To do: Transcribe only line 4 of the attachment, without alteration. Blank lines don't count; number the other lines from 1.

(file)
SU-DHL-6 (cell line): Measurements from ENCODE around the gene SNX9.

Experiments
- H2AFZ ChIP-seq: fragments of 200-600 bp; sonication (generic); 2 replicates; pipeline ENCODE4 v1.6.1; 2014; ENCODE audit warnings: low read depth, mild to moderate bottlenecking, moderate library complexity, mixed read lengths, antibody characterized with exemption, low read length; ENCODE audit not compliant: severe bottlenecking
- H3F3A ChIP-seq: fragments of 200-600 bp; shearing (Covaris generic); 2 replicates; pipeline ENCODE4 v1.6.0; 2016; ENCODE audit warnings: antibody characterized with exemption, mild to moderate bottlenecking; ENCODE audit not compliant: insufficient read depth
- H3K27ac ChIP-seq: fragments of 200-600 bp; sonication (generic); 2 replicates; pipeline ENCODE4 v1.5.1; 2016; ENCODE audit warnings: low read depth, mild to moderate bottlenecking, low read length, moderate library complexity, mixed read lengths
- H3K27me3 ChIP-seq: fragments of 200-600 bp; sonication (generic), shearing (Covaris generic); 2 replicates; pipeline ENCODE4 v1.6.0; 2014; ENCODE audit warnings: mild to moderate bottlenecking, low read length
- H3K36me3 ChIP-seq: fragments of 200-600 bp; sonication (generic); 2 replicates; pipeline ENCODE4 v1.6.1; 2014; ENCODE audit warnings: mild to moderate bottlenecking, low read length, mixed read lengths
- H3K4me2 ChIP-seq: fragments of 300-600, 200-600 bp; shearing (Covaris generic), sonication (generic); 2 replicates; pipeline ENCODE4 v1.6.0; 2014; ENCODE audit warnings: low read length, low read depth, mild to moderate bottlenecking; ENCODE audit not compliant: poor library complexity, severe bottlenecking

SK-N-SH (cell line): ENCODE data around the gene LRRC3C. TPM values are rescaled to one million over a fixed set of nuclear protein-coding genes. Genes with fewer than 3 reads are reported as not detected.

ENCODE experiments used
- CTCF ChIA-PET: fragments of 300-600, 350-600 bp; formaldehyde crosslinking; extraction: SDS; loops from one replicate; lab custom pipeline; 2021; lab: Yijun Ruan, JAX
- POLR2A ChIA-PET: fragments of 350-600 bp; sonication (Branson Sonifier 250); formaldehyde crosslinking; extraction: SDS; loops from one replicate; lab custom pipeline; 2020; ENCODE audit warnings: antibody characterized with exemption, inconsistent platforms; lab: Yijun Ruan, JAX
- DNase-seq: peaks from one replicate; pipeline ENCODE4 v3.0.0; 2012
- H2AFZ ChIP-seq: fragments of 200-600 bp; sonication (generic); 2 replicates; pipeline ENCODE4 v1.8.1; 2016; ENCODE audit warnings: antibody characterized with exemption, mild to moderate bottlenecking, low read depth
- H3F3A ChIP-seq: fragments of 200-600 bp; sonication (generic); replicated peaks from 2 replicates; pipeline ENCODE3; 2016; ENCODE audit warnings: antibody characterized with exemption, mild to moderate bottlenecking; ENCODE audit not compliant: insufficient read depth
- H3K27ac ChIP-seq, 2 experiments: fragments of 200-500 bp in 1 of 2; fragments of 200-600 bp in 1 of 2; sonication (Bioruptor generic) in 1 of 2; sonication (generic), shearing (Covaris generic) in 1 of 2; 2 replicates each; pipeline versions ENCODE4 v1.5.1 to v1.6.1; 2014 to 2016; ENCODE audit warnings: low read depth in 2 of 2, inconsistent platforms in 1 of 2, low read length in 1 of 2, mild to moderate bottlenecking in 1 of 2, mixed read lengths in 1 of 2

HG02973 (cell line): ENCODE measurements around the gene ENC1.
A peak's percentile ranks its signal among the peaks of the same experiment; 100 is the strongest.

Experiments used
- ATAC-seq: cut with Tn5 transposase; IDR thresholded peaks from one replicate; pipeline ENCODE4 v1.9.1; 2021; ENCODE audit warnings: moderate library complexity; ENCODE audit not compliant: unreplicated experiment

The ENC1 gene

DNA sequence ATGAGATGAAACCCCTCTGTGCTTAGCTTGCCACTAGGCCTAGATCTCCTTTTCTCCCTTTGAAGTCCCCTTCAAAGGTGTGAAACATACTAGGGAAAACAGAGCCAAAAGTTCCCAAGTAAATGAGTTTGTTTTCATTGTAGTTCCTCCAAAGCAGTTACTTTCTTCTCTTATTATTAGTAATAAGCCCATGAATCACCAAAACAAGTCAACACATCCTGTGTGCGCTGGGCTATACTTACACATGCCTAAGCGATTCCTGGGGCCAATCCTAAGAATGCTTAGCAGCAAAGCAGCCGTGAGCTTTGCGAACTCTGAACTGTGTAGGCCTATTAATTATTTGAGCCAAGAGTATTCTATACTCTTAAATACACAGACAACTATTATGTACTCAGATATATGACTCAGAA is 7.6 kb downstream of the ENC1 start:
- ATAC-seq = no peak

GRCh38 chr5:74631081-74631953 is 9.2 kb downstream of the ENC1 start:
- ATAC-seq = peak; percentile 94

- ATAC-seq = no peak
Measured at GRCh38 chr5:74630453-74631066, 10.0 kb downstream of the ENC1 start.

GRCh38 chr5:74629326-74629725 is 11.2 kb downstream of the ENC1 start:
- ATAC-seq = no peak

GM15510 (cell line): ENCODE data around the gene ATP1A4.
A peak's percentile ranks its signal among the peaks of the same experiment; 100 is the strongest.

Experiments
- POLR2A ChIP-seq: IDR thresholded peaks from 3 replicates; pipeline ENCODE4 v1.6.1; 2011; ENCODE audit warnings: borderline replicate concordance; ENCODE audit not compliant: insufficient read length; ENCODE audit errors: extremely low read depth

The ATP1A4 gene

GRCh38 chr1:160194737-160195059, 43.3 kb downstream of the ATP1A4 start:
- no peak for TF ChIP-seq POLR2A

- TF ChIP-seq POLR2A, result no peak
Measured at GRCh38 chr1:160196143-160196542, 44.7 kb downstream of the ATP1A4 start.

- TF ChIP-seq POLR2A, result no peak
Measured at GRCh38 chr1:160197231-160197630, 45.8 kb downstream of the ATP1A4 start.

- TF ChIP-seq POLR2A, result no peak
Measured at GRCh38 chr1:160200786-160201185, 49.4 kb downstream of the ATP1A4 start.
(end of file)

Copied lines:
- H3F3A ChIP-seq: fragments of 200-600 bp; shearing (Covaris generic); 2 replicates; pipeline ENCODE4 v1.6.0; 2016; ENCODE audit warnings: antibody characterized with exemption, mild to moderate bottlenecking; ENCODE audit not compliant: insufficient read depth